And it wasn't just highways in those fading rural boroughs either. I recall noting (with some bemusement) when I moved here in 1983 the blue-and-gold signs you found on most Philadelphia thoroughfares that bore a keystone on them and the legend

"This is a STATE HIGHWAY - For repairs call 225-1415"*

I understand the need for those signs: had I lived anywhere else and run into a pothole on a street like that, I would have called the city transportation department, not the state one, for most states did not maintain the (non-freeway) state highways that ran through their incorporated municipalities.

But that brings us to another point about Pennsylvania (and New Jersey, and New York, and five of the six New England states): there's no such thing as unincorporated territory within its borders. Had this state followed the rules of the states that do have unincorporated territory, its state highway network would be nearly nonexistent - and our local property taxes, which pay for road maintenance in most municipalities, much higher.

Your point about PennDOT's support of mass transit statewide is well taken. That makes it a truly multimodal transportation department, and that should be a point of pride for us Pennsylvanians. I know of several state transportation departments (my native Missouri's is one) that to this day function mainly as they did when they were merely state highway departments, with mass transit an afterthought at best. But it should also serve as a shot across the bow of the rural folk who complained about the effort to pay for the state's transportation program by tolling I-80 too. SEPTA may carry two of every three mass transit users in the Commonwealth, but in terms of state dollars spent per rider, the agencies that serve them, such as my favorite poster child for the class, the Area Transportation Authority (of North Central Pennsylvania) up along the state's nearly-wild northern border, get even more support from the state. We have 37 mass transit agencies statewide, by the way. That's a pretty sizable number.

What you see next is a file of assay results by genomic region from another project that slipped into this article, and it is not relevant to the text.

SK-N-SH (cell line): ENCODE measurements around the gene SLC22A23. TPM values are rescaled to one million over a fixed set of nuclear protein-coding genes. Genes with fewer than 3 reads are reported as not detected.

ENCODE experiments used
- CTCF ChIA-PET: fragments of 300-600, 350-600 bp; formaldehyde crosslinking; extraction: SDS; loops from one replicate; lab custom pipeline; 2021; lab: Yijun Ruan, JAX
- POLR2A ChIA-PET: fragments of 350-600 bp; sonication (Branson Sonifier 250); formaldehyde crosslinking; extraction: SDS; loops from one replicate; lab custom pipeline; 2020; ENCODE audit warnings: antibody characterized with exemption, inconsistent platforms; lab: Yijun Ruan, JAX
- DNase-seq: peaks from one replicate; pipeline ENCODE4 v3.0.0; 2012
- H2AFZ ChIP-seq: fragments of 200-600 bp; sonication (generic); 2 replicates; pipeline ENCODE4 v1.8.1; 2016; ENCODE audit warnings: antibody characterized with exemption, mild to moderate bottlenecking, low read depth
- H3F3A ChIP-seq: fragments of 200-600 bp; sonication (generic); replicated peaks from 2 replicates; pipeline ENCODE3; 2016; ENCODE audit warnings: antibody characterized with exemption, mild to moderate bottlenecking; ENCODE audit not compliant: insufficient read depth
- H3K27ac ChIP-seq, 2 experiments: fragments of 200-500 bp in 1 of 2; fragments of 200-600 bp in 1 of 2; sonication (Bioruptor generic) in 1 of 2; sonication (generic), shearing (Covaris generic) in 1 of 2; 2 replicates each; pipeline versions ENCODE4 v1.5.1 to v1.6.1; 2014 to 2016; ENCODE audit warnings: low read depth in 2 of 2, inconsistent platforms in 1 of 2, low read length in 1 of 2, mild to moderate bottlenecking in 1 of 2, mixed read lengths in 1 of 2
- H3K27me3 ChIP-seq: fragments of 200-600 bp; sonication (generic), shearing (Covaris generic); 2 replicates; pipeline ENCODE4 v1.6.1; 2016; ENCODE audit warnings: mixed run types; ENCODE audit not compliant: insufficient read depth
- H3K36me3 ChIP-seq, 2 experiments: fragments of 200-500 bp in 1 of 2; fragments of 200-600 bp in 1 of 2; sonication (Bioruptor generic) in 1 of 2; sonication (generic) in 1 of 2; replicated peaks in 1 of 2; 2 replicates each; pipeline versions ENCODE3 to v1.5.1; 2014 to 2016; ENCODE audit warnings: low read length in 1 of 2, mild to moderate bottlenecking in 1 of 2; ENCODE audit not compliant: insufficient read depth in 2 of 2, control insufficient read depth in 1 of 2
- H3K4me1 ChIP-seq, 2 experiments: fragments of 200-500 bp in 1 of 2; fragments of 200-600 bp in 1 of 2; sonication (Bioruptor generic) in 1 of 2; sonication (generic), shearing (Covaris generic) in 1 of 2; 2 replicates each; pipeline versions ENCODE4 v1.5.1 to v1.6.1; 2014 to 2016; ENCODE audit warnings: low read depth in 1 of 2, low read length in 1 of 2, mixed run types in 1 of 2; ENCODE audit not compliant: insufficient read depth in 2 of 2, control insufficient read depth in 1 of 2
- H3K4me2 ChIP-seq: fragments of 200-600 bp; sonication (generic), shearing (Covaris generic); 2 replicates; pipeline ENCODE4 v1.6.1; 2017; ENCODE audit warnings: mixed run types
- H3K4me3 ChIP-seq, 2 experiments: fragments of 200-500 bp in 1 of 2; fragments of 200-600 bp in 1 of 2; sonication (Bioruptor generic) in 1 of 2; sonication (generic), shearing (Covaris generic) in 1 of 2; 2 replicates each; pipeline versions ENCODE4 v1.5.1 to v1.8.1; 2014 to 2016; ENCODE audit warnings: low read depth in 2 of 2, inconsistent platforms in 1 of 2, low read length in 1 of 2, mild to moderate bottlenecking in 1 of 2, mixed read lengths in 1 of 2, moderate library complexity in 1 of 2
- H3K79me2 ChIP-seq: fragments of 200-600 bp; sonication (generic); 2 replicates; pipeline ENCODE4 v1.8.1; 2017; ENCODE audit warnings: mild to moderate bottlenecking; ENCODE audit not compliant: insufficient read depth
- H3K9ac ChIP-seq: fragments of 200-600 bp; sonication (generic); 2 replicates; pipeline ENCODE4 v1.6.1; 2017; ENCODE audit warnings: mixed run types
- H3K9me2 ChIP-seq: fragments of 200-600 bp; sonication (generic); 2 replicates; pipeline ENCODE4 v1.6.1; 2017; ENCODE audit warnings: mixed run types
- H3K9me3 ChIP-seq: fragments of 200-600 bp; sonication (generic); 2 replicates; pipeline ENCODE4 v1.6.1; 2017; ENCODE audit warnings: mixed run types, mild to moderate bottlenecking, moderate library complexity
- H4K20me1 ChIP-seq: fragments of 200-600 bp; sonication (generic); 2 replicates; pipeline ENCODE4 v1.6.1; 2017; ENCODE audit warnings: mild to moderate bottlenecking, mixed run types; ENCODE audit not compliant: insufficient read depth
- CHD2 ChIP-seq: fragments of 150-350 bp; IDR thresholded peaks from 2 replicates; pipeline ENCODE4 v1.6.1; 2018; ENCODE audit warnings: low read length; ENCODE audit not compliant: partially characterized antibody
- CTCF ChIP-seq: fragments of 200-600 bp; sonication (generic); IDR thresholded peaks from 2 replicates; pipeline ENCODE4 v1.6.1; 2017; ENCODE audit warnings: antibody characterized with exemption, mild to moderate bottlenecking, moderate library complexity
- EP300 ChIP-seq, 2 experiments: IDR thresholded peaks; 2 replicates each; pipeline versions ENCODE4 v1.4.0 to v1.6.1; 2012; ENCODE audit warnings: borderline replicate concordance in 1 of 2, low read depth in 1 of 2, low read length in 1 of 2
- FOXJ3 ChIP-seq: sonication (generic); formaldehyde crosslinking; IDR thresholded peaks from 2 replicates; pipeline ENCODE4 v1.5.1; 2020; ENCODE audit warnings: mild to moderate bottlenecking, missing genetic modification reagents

(There may have been legitimate reasons to oppose that effort, and the state's stubborn persistence in the face of clear Federal Highway Administration policy concerning the "demonstration" Interstate tolling projects showed off the side of Harrisburg that earns it its less-than-stellar reputation among many in this Commonwealth. But "tolling I-80 to pay for SEPTA" wasn't one of them, IMO.)

Having driven now on a decent and probably representative sample of Pennsylvania's highways, I'd say that part of the perception problem stems from the fact that the state's freeways see large volumes of traffic almost everywhere in the state, and our neighbors - especially Maryland but also New Jersey - appear to devote a greater share of their time and effort to maintaining their freeways than their primary and secondary highways. I've noted the secondary state routes here that are engineered to what I'd call Interstate standards, and even the many more that aren't tend to be in at least pretty good condition. (I certainly haven't seen a marked state highway here as bad as Mass. 8A between the Vermont border and North Adams was in 1976. You could barely travel at 10 mph on that severely rutted, pothole-ridden, apparently ungraded road, yet it had state route markers on it.)

IOW, the roads most out-of-state motorists use aren't in as good condition as their counterparts in the states that surround this one, but the other ones are quite likely in better condition.

*Those signs are all but gone now - a faded one survives on Broad Street (PA 611) souhbound just south of 66th Avenue - but if you look on Google Maps, you should find that many state secondary highways in Philadelphia are marked with their route numbers, which you will find on no signs anywhere - Philadelphia is the only one of the state's 67 counties where PennDOT doesn't put up those segment markers you find at secondary highway junctions. The one nearest me, Chew Avenue, is State Route 4004. (It moves onto Olney Avenue east of the point where the two streets meet at the west edge of the La Salle campus.)
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Old 02-15-2018, 03:50 AM
 
Location: Germantown, Philadelphia
8,460 posts, read 4,156,587 times
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A coda on state transportation departments:

Virginia, another state whose highways enjoy stellar reputations for quality, actually has two state transportation departments. The Virginia Department of Transportation actually is just the Virginia Department of Highways. Non-road transport is the province of the Virginia Department of Rail and Public Transportation.